News story

Home Office to be notified on Modern Slavery cases

Modern Slavery Act 2015 provision to raise awareness of modern slavery and improve identification of victims of the crime.

Karen Bradley

Home Office Minister Karen Bradley has announced that public authorities including the police, local authorities and the National Crime Agency, will from today be required to notify the government where they have reasonable grounds to believe that a person may be a victim of slavery or human trafficking.

A new duty from the Modern Slavery Act 2015 will help to raise awareness of modern slavery and improve identification of victims of the crime.

Karen Bradley, the Minister for Preventing Abuse and Exploitation said:

The scourge of modern slavery has no place in our society.

Our historic Modern Slavery Act means that those who trade in human beings now face life in jail. It has also given the police greater powers to deal with these criminal gangs and greater protection for victims.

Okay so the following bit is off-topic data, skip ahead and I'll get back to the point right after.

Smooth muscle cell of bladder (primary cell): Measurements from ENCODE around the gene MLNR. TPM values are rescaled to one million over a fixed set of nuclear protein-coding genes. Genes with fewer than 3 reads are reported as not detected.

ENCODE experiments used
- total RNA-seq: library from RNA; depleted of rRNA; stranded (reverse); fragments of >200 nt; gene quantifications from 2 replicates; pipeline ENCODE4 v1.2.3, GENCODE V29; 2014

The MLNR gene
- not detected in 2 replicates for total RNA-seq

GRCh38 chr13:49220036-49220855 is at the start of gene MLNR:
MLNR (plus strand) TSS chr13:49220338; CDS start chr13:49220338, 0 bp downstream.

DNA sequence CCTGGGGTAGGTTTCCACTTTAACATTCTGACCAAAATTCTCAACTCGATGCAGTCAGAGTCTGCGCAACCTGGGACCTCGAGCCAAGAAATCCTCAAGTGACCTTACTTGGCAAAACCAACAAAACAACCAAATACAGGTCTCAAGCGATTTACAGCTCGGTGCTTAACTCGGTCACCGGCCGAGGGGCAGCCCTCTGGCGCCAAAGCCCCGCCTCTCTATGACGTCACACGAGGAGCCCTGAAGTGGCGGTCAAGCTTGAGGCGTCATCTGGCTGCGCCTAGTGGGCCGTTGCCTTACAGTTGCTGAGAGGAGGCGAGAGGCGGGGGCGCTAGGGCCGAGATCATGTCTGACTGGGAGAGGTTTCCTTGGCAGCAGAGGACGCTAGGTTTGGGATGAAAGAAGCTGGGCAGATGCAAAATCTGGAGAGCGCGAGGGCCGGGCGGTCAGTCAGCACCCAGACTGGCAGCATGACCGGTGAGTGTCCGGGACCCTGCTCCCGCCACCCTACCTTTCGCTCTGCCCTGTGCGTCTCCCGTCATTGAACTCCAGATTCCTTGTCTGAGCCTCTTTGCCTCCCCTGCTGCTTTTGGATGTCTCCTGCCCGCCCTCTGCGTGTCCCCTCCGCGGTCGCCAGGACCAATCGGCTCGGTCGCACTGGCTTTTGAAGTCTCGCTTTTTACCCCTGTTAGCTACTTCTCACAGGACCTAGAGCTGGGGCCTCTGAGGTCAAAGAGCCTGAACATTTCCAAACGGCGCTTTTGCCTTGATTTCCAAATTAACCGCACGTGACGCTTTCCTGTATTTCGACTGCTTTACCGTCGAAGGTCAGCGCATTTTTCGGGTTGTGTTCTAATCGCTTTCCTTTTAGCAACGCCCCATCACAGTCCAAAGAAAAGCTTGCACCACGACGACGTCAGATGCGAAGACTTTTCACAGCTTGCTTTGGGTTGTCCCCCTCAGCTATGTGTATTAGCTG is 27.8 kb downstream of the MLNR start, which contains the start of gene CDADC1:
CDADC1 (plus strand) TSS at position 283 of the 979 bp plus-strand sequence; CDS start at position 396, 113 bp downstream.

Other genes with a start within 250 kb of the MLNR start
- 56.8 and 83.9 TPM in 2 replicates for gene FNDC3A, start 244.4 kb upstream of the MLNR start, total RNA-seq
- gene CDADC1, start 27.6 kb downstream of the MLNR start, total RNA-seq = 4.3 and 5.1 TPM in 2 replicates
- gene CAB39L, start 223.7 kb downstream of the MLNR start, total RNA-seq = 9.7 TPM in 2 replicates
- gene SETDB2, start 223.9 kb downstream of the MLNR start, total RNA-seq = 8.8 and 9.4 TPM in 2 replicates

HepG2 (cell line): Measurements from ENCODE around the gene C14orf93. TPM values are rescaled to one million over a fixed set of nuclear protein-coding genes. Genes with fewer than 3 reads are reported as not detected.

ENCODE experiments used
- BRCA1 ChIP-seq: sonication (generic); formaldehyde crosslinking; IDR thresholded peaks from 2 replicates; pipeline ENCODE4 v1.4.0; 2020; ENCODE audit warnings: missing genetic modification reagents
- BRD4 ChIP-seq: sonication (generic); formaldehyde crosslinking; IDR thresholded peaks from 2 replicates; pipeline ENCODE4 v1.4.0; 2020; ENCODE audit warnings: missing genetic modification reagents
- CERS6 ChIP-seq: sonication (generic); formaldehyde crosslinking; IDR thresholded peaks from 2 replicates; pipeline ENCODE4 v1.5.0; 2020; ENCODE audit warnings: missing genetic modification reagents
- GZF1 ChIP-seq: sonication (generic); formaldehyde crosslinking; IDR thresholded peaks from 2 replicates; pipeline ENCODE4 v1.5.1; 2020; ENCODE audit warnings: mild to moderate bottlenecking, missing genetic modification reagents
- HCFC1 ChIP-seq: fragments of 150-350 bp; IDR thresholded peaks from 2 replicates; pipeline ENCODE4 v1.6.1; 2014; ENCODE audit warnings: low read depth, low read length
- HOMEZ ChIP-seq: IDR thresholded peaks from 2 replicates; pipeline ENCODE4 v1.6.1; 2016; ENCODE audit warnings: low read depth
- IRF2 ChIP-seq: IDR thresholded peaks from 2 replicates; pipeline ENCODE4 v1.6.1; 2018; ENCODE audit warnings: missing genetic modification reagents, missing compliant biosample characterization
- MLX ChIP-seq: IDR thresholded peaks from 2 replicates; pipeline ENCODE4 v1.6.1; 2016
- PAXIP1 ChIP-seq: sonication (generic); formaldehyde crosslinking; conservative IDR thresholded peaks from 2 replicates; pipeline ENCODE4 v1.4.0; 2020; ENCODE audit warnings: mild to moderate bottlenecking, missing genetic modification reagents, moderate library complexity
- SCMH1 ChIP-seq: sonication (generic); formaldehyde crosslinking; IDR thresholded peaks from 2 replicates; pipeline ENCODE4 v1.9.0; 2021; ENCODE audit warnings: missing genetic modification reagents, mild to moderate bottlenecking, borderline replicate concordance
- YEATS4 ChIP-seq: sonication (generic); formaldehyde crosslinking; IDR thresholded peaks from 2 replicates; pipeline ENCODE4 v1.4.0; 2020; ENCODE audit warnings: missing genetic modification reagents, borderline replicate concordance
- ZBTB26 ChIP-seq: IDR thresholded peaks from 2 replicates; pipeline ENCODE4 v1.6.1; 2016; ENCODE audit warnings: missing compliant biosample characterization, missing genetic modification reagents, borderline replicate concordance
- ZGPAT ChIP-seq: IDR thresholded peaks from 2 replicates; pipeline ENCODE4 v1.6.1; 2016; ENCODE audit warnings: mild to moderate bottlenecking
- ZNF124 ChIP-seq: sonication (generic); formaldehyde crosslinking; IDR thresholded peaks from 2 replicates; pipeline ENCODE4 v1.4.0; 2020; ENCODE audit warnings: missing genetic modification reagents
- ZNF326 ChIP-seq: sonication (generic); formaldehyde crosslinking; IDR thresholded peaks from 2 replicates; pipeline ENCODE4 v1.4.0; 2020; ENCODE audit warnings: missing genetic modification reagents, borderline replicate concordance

The duty to notify will help raise awareness of modern slavery and build a more comprehensive picture of the nature and scale of the crime, to better inform the law enforcement response.

It is estimated that there were 10,000 to 13,000 victims of modern slavery in the UK in 2013, with only 1,746 potential victims referred to the National Referral Mechanism (NRM).

Given the hidden nature of modern slavery, it is likely that only a small proportion of victims of modern slavery are encountered by public authorities and, of those, a smaller proportion are referred to the NRM.

The duty currently applies to the police, local authorities, the National Crime Agency, the Gangmasters Licensing Authority and UK Visas and Immigration, Immigration Enforcement and Border Force staff.

Other public authorities and non-government organisations are also encouraged to make a voluntary notification despite not being bound by the duty, in order to help build the picture of modern slavery in the UK.

Published 1 November 2015